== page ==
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Melissa Stott – The Picture

FEET FIRST FFR 5005 [68:44]



Wish It Wasn’t True
A Little Contented Place
Beware Of Your Heart
I Just Can’t Stop The Tears
That’ll Be Us
The Picture
I’m Looking At You With New Eyes
Romance Addio
Cutch O’Lanza
Mexico Blue
Melissa Stott (vcl) with Stjepko Gut (tpt, flugelhorn), Matteo Raggi (tnr sax/bassoon), Angela Alessi (vln), Nico Menci (pno), Max Chirico (pno – tracks 3,4,12,13), Davide Brillante (gtr), Pietro Ciancaglini (dbl bass), Alessandro Minetto (dms)
Rec. Artesuono Studios, Udine, October 2006

As I noted in her debut Feet First disc Melissa Stott was born in Manchester to a Singaporean-Chinese mother and an English father and now lives in Italy where she’s married to the pianist and trumpeter Max Chirico. That first album, rooted loosely in the classic Mainstream, also sported self-penned songs that added depth to the programme, songs that seemed confessional.

With this second disc Stott has now written all thirteen songs and she broadens her stylistic and harmonic base further whilst once more being supported by her fine Italian band.

Things are decidedly more boppish than the earlier album, which embraced jump and bossa and thirties swing. There are more affiliations here pianistically with say, Bill Evans and Al Haig this time around. Then too the range of sound and colour is broadened – Matteo Raggi plays a long opening bassoon solo in A Little Contented Place which is also infused with some of the same quality of easy Latin swing and Dave Newton piano that also informed that first album. In fact the slow tempo reminds me of another influence, Stacey Kent, and her gorgeous version with Newton of Close Your Eyes.

Beware Of Your Heart is a Three Little Words type of song and has some fluid bop lines from Gut and rather more mainstream ones from Raggi. Throughout the album we can hear not only the sensitive introspection and wit of the lyrics but also some sensibly varied arrangements – chase choruses, walking bass lines, that pervasive Getz-derived bossa feel. We can also hear the violin of Angela Alessi in a couple of tracks, in the latter of which, Hindsight, Stott opens with a introductory paragraph of decidedly English folk song affiliations. Then again the band perfectly catches the authentic Blue Note sound in Cara. Less interesting to me is Strott’s obvious enthusiasm for Ella Fitzgerald’s scat singing, which marks out Cutch O’Lanza (something jokey is going on with that title) – she also visited this territory on her first album. Enough already.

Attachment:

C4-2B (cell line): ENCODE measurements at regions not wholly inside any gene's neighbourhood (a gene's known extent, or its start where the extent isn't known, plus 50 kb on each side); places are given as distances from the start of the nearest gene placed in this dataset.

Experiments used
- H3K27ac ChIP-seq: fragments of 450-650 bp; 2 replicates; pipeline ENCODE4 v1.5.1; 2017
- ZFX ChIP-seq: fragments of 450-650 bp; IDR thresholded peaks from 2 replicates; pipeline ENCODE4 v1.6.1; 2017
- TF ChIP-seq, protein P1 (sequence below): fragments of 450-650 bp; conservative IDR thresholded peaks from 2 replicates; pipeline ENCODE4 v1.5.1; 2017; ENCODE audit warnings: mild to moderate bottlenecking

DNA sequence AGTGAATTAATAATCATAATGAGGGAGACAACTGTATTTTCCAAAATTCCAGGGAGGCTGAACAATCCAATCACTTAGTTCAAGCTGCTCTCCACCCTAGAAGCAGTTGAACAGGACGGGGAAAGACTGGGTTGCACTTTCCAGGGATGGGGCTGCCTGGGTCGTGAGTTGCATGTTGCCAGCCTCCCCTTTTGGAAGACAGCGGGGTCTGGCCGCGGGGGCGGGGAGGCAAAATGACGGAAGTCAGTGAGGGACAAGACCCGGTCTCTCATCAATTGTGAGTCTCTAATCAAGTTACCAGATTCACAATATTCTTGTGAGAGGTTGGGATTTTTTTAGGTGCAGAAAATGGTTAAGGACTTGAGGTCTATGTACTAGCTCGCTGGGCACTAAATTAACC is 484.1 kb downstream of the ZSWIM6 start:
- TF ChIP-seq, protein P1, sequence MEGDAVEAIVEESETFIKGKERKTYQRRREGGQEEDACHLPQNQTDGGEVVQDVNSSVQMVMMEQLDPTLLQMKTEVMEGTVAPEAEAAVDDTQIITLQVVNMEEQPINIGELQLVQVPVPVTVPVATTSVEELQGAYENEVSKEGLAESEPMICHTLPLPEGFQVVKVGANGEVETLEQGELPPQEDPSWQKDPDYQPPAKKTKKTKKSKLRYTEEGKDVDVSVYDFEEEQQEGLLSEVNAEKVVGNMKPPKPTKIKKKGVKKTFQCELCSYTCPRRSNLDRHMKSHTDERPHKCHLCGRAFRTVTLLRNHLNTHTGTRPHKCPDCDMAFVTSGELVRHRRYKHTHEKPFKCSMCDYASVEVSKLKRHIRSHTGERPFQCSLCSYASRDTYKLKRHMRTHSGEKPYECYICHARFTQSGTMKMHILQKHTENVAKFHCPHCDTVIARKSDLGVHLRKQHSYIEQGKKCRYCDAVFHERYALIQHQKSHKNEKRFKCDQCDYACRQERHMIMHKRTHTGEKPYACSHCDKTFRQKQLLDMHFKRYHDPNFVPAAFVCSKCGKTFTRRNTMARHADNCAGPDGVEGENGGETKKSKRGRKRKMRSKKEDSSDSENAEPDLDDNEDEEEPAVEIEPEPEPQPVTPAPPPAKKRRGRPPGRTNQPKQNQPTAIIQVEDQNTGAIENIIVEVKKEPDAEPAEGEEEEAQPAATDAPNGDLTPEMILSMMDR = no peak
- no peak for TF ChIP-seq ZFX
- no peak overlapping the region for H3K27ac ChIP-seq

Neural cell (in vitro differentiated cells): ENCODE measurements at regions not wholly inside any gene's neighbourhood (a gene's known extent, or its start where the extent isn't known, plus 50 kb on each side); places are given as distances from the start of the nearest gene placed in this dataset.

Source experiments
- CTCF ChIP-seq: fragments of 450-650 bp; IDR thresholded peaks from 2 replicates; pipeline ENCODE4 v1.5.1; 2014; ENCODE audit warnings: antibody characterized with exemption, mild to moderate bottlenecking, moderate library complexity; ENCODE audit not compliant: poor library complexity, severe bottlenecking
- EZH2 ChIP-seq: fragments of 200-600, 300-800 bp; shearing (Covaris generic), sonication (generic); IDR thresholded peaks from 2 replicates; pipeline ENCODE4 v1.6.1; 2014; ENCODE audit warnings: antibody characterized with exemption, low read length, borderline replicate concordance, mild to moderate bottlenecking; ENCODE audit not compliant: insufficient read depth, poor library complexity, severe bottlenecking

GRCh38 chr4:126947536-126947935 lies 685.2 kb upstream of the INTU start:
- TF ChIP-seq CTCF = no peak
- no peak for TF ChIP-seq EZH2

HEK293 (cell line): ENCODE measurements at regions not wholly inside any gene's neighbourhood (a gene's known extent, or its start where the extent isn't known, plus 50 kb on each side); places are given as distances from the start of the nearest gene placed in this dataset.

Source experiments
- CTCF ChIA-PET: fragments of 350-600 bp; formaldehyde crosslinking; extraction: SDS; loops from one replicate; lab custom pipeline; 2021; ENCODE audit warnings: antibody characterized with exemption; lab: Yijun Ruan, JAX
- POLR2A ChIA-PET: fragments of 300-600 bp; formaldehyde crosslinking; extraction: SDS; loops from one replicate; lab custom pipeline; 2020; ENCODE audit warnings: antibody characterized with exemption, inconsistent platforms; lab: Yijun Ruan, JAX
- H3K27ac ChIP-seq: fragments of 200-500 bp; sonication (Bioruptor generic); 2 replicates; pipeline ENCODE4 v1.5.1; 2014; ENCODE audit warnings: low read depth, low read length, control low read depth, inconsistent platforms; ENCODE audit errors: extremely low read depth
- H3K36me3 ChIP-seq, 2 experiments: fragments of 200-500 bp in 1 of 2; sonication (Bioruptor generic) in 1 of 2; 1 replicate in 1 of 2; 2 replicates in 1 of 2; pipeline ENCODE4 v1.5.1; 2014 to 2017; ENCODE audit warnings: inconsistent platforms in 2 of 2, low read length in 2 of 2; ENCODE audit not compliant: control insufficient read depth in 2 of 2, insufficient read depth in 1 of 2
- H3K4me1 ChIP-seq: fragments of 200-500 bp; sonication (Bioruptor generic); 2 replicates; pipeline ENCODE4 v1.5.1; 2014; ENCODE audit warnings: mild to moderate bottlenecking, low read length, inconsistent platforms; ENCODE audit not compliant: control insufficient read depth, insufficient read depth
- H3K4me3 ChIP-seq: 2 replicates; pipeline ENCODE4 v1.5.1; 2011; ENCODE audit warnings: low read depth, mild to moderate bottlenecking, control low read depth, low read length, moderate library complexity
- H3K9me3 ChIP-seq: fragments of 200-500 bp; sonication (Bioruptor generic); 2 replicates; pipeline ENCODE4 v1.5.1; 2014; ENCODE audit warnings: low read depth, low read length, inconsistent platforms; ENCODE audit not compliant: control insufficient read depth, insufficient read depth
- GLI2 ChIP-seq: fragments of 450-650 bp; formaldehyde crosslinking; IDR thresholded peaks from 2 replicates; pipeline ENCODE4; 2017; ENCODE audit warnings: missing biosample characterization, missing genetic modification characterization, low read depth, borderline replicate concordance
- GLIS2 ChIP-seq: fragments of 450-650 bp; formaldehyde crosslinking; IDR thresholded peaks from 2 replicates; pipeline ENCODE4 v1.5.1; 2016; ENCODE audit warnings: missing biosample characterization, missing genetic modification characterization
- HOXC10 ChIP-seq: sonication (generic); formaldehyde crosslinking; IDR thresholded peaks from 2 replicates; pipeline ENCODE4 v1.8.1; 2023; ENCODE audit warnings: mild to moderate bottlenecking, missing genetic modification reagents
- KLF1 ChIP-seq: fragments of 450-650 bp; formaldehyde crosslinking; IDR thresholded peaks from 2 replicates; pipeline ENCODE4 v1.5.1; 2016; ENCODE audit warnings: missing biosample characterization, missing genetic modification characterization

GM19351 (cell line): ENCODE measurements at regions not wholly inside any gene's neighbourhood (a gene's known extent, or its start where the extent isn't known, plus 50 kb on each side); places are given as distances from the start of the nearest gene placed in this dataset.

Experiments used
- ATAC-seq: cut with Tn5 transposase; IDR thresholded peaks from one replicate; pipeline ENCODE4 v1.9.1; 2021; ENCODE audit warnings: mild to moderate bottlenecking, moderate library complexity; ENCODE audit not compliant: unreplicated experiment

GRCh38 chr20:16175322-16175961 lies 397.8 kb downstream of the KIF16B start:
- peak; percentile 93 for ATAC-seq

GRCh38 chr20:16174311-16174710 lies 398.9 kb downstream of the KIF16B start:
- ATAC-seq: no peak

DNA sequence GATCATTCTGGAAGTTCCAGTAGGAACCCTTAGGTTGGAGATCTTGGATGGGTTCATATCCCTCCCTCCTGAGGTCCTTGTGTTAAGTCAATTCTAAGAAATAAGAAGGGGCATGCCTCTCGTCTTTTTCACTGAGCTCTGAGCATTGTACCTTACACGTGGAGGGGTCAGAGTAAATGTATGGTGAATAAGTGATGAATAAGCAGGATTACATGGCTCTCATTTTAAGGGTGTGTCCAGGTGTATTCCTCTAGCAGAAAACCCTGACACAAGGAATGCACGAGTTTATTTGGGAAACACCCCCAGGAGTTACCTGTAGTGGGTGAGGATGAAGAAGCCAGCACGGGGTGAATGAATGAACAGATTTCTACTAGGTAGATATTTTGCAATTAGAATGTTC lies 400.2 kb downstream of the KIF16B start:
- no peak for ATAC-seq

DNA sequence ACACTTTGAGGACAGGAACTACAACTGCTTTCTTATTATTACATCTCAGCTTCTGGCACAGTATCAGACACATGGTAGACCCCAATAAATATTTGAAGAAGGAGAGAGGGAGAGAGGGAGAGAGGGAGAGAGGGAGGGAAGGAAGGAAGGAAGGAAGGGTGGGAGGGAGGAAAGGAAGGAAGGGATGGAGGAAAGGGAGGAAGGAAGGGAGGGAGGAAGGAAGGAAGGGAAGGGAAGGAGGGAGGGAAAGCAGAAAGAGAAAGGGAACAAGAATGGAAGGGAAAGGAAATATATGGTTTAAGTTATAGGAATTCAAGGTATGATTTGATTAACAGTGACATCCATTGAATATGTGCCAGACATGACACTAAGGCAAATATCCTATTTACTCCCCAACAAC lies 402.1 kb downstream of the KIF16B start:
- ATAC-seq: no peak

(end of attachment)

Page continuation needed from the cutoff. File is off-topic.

Stott continues to explore in this album. An all self-penned disc is a risky business but survives here by virtue of the various rhythmic and harmonic varieties explored. The stylistic exuberance of that first album has transformed into something more harmonious. And the Stacey Kent influence has been more thoroughly absorbed now. Still, a few standards wouldn’t be a bad thing and let’s hope her next album will see her exploring them, along with her own eloquent songs.

Jonathan Woolf


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